Some have suggested that the moral law is simply an instinct that has developed like other instincts. But what we find in practice is that the moral law actually adjudicates between my instincts. I can feel an instinct to go and help someone, but I also feel an instinct to run away and be safe — what tells me that I ought to obey the instinct to go and help, even though that instinct is producing a weaker desire in me than the instinct for self-preservation? The moral law is taught and passed on, but it is not invented by educators. It is like the multiplication table: we learn it by being taught, but multiplication sums are objective facts. We can make progress in morality, and societies can grow in morality, only because there is an objective standard to which we need to conform. The moral law is prescriptive rather than descriptive. It does not describe what humans do but what they ought to do. It is also not just about help or harm: I am not angry when someone trips me accidentally, but I may be angry if someone tries to trip me even though they are unsuccessful. The moral law cannot be reduced to rules that benefit society — if such rules hurt me as an individual, why should I be concerned with society? I can only be obligated to society on the basis of a deeper moral code.

There are two views of the universe: the materialist and the religious. The religious view believes that behind matter there is something like a mind with intentions, purposes, and preferences. Science can only look at the universe — it cannot look at what’s behind it. If there is something behind the universe, it will have to be revealed in a different way. When we turn to study ourselves we actually have insider information, because we are not only studying human beings we are human beings. One of the things we know about ourselves is that we internally experience the reality of the moral law. When I study myself I find that I am under instructions to obey the moral law: I ought to act in certain ways. It follows that there is a power that has woven this law into my nature. This conclusion does not prove the truth of any one religion.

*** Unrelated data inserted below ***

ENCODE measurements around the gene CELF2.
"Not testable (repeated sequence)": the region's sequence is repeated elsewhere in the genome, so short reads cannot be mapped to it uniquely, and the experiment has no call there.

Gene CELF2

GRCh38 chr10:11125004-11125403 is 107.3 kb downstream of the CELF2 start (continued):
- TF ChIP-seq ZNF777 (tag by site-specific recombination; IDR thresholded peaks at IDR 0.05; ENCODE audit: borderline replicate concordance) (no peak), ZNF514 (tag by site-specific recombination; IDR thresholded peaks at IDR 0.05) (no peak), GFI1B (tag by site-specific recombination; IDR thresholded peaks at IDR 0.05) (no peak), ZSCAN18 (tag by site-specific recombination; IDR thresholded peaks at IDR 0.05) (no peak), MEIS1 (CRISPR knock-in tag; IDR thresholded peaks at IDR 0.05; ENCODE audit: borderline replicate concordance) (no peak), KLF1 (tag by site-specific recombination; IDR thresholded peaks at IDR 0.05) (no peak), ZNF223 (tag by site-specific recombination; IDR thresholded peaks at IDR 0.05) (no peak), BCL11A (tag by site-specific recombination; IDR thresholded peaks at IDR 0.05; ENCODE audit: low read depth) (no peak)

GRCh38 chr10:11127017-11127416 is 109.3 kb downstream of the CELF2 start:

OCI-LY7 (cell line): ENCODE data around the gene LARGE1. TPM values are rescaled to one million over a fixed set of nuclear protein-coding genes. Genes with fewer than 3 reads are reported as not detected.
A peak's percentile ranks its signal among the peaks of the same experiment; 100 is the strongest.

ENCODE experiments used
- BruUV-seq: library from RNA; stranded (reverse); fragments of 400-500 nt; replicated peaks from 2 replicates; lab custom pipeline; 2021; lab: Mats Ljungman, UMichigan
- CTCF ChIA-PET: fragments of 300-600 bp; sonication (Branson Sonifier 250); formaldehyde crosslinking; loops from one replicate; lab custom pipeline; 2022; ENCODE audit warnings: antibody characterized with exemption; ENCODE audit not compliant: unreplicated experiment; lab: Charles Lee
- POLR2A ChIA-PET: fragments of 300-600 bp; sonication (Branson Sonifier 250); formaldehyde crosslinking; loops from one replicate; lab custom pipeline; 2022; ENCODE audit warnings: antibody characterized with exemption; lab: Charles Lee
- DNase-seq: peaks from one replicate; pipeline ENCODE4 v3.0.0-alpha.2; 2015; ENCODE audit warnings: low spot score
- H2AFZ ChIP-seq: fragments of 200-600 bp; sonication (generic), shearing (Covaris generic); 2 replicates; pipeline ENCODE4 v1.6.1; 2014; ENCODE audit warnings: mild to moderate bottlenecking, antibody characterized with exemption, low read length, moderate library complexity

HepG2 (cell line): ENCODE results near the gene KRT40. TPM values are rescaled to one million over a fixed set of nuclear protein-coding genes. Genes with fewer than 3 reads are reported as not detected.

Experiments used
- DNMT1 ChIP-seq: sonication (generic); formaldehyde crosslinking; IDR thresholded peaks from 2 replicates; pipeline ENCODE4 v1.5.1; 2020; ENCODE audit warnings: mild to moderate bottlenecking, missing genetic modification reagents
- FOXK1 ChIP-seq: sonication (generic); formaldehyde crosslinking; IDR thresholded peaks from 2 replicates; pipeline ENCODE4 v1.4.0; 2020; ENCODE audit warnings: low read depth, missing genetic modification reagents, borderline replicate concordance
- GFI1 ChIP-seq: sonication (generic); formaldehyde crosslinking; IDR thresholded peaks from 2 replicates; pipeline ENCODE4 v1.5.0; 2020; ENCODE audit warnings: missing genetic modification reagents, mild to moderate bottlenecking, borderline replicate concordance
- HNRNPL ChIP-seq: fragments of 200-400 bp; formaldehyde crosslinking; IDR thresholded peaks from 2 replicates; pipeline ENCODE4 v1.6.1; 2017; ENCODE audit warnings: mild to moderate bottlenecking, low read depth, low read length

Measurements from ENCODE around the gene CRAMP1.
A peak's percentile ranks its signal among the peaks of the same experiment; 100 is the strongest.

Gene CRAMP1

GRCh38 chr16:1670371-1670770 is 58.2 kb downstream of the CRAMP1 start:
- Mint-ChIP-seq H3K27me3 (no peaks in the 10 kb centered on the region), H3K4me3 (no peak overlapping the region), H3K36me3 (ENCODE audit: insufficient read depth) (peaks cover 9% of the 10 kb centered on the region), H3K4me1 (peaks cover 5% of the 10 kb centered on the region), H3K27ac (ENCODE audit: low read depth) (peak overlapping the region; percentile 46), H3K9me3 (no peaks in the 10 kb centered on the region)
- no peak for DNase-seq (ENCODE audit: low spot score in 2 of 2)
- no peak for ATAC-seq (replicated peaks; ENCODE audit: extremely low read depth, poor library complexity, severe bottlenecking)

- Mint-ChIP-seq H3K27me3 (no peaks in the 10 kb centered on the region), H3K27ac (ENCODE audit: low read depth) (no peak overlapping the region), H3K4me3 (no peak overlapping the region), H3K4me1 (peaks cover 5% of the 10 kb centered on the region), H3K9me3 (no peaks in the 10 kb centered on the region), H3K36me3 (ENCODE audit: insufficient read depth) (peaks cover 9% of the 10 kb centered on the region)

When religion comes up, some people simply dismiss it as an attempt to go back in time and stop the progress that we have been making. Progress, however, is only possible when you are getting closer to your goal. If you are traveling the wrong way, continuing down that road is not progress: you only begin to make progress when you turn around. If we want to understand what the character of God is like, the best way is to pay attention to what the internalized moral law tells us to do and not to do. If nothing else, we learn that God is intensely interested in right conduct. He hates what’s wrong. Unfortunately for us, much of what we have done in our lives has been wrong. This is where the Christian teaching about repentance and forgiveness can begin. If you do not think you have done anything wrong, and if you think that there is nothing for which you need forgiveness, then Christianity cannot help you. But if you recognize that you are on the wrong side of the moral law giver, and that you cannot meet God’s demands, then you are ready to hear the good news. God became a man to save us from his judgment for our law-breaking….


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Mere Christianity

HarperOne, 2001 | 227 pages